Tracy Daniel-Hardy is a caregiver for her senior parents and it is truly a labor of love.
“They're in their 80s. Dad is 84 and mom is 82 and they are both living with dementia. So, I manage almost everything for them,” said Daniel-Hardy.
They live down the street from her and she handles everything from their finances, to doctor's visits, to managing medication.
“Sometimes they fall there and it may be a little while before we notice them missing and realize they may be in the bathroom so someone has to run there and check.”
For years, Daniel-Hardy has done her own research on caregiving. She has created tutorials for family members helping out and she has leaned on doctors for guidance.
According to the AARP, data from 2020 shows nearly 42 million Americans provided unpaid care to people 50 and older.
A new proposal by the Centers for Medicare and Medicaid Services wouldn't pay family caregivers, but it calls for medical professionals to train them on everything from toileting to bathing to dressing and how to properly use medical equipment.
Medicare would cover the cost.
“I think overall, it's a really important first step in recognizing that critical role that family caregivers play and acknowledging the complexity of care that families provide, because I don't think that's always recognized,” said Christina Irving with Family Caregiving Alliance.
Irving supports the idea but says more needs to be done because the burden of care is still so often placed on families.
“We can't just say, there's a family caregiver, great, they can do it all. We really have to ask them, what are the things that are challenging? What are difficult? What do you need more information and training on” said Irving.
Many times, family members are the ones changing catheters or handling tube feedings.
Executive Vice President of AARP, Nancy Leamond spent six years at home caring for her husband who was suffering from ALS.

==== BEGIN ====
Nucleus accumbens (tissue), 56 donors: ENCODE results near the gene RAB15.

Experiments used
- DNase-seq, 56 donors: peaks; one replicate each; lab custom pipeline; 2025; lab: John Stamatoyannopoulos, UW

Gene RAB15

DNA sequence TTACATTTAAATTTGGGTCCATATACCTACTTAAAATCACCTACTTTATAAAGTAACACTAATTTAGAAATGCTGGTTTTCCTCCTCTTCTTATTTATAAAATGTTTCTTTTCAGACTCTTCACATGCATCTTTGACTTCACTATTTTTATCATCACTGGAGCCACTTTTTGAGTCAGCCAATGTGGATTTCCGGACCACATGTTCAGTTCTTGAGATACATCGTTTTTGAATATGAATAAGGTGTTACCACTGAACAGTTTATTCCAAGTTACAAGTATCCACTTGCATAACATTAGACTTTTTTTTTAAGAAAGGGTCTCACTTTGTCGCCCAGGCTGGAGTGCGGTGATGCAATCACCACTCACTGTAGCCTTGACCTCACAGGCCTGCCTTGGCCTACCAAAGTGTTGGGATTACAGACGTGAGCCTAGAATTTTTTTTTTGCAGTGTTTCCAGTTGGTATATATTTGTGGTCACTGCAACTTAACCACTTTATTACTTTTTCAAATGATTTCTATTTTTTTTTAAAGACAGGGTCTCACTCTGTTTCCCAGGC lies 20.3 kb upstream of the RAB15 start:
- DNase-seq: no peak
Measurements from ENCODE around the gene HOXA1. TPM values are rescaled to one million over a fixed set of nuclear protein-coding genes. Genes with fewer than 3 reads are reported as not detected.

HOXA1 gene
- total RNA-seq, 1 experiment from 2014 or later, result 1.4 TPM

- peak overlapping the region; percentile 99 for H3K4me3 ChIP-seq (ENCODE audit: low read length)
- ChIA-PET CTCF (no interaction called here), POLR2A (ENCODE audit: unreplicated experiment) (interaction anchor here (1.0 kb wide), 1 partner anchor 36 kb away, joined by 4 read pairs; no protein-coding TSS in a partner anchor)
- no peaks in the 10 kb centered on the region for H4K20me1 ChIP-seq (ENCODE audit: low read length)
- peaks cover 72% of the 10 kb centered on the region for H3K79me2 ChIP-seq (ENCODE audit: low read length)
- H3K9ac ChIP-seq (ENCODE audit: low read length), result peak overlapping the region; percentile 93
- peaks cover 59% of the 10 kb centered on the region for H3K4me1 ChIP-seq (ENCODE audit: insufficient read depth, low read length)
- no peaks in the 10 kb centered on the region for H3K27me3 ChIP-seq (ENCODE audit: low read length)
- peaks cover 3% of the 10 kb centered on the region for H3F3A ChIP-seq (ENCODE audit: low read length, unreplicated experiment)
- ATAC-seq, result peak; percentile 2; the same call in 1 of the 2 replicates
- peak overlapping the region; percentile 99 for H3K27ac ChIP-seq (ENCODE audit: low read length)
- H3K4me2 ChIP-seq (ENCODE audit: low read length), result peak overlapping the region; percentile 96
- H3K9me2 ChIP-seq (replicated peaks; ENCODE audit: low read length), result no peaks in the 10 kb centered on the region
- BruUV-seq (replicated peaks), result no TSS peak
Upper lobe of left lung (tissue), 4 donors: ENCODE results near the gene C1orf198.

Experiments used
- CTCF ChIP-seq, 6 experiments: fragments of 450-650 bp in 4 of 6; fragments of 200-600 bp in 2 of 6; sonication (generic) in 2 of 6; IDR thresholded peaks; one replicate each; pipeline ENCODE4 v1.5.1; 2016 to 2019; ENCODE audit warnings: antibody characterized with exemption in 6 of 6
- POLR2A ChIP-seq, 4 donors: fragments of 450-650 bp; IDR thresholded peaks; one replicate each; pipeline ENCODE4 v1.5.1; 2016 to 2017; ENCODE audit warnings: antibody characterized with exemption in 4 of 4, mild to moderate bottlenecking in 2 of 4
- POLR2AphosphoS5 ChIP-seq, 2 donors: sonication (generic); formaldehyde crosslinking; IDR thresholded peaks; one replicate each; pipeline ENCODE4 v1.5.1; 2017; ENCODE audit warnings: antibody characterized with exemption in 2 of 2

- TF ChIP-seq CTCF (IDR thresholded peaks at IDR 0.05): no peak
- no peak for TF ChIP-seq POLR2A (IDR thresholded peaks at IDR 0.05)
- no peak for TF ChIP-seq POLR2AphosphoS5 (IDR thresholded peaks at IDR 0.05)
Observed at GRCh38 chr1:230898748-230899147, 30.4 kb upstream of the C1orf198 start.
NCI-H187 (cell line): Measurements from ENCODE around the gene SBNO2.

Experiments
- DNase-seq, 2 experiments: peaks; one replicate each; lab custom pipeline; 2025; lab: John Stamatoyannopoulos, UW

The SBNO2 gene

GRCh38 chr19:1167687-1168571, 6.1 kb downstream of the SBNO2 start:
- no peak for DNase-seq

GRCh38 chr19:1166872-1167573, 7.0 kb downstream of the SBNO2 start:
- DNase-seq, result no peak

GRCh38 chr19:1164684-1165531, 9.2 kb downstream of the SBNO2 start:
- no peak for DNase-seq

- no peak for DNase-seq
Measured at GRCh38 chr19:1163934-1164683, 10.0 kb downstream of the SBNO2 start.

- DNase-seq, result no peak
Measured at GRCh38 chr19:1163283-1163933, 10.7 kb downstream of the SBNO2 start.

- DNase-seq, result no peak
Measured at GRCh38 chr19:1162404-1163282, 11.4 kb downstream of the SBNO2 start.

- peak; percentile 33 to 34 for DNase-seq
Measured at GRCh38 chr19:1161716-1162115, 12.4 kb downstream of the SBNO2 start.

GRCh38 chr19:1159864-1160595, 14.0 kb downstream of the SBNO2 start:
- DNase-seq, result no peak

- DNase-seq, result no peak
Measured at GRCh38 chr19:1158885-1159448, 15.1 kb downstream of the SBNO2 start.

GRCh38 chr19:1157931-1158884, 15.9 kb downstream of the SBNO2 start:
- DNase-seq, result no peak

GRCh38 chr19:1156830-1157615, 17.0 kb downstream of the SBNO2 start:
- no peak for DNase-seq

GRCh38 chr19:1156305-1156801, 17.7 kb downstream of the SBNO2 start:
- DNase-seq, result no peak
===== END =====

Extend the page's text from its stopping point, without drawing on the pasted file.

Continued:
“One of our home care workers told us that he wasn't really allowed under his licensing to do a feeding tube. And yet, my sons and I did it and we learned to do it by the old-fashioned way -- We googled, and we looked at a YouTube video,” said LeaMond.
“Family caregivers have been invisible, and this recognizes them, brings them into the health care system, provides them with the support and the training that they need. And our loved ones deserve nothing less,” she said.
Daniel-Hardy doesn't think the training would be as beneficial to her as it would be to someone new to caregiving.
“Something like this, I think, should be beneficial to all caregivers. You know, there should be some flexibility based on where you are in your journey and what you might need,” Daniel-Hardy said.
She's also worried about how this will all work considering so many doctors and nurses are already stretched thin.
Recently she had to wait a couple of months before she could get her mom in for an appointment.
“Sometimes you don't get what you need because they're trying to get to everybody.”
The expectation is that Medicare will start paying for this caregiving training next year.
A public comment period on this proposal just wrapped up.
You can find the proposal here.